“Instilling Values in Your Kids”
by Shelly Burke, Author of Home is Where the Mom Is; A Christian Mom’s Guide to Caring for Herself, Her Family, and Her Home
(Excerpted from Home is Where the Mom Is. To see the Table of Contents, click on the tab at the top of the page. Home is Where the Mom Is makes the perfect Mother’s Day gift for any mom of children who are at home. See ordering information to the right.)
“Values” can be defined as “broad guidelines that can be applied to specific situations.”
When you instill positive values in your children when they are young, those values will help them make the right decisions throughout their lives. But…these values must be ingrained before difficult situations (like receiving too much change at the store, cheating on a test, stealing, or having premarital sex or using drugs) arise and it’s all too easy to make the wrong decision—possibly with life-long consequences.
Think about your values and consider writing them out and hanging them where you and your kids can refer to them daily. The 10 Commandments will probably be included (Deut. 5:7-21) and the Fruits of the Spirit—love, joy, peace, patience, kindness, goodness, faithfulness, gentleness and self-control—are also great guidelines. You might include honesty and generosity and anything else that fits what you want to teach your kids.
Remember that the best teacher—negative or positive—is your actions. If you curse when you’re cut off in traffic, or tell your child to lie about his age to get a cheaper movie ticket, you’re teaching a powerful negative lesson.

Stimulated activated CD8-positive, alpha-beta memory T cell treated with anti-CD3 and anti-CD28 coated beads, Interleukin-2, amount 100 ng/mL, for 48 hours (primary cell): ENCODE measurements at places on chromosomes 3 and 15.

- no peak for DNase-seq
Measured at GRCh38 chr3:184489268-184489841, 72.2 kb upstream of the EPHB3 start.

Point out actions that demonstrate your values: “The checkout lady gave me too much change; let’s take it back to the store because that money is not ours—it is not honest to keep it.” “I wanted to yell at the man who cut me off, but that’s not what God wants me to do—he wants me to be patient with others.”
Include your kids in value-instilling actions: A few years ago when a neighbor’s house burned down, Morgan picked out a bag of her own clothes to give to the little girl who lost all of her clothes. For months when we walked past the house she remembered, “All of the girl’s clothes burned, so I gave her some of mine.” Say, “Let’s hold the door for the lady in the wheelchair,” and “Let’s buy some groceries and take them to the homeless shelter so people who don’t have a home can have a meal.”
When you ask about their day at school, use their account of activities to talk about positive and negative examples of values. “So the kids got caught cheating—why shouldn’t they cheat? What were their consequences? See how it’s better just to do your own work and study?”
When your child demonstrates negative or positive examples of your own values, it’s an opportunity to talk about these values. Be sure to take the time to do so, even if you’re busy or in a hurry. The “real life” examples will demonstrate values better than anything you say. As 1 John says, “Dear children, let us love not with words or tongue but with actions and in truth.” 1 John 3:18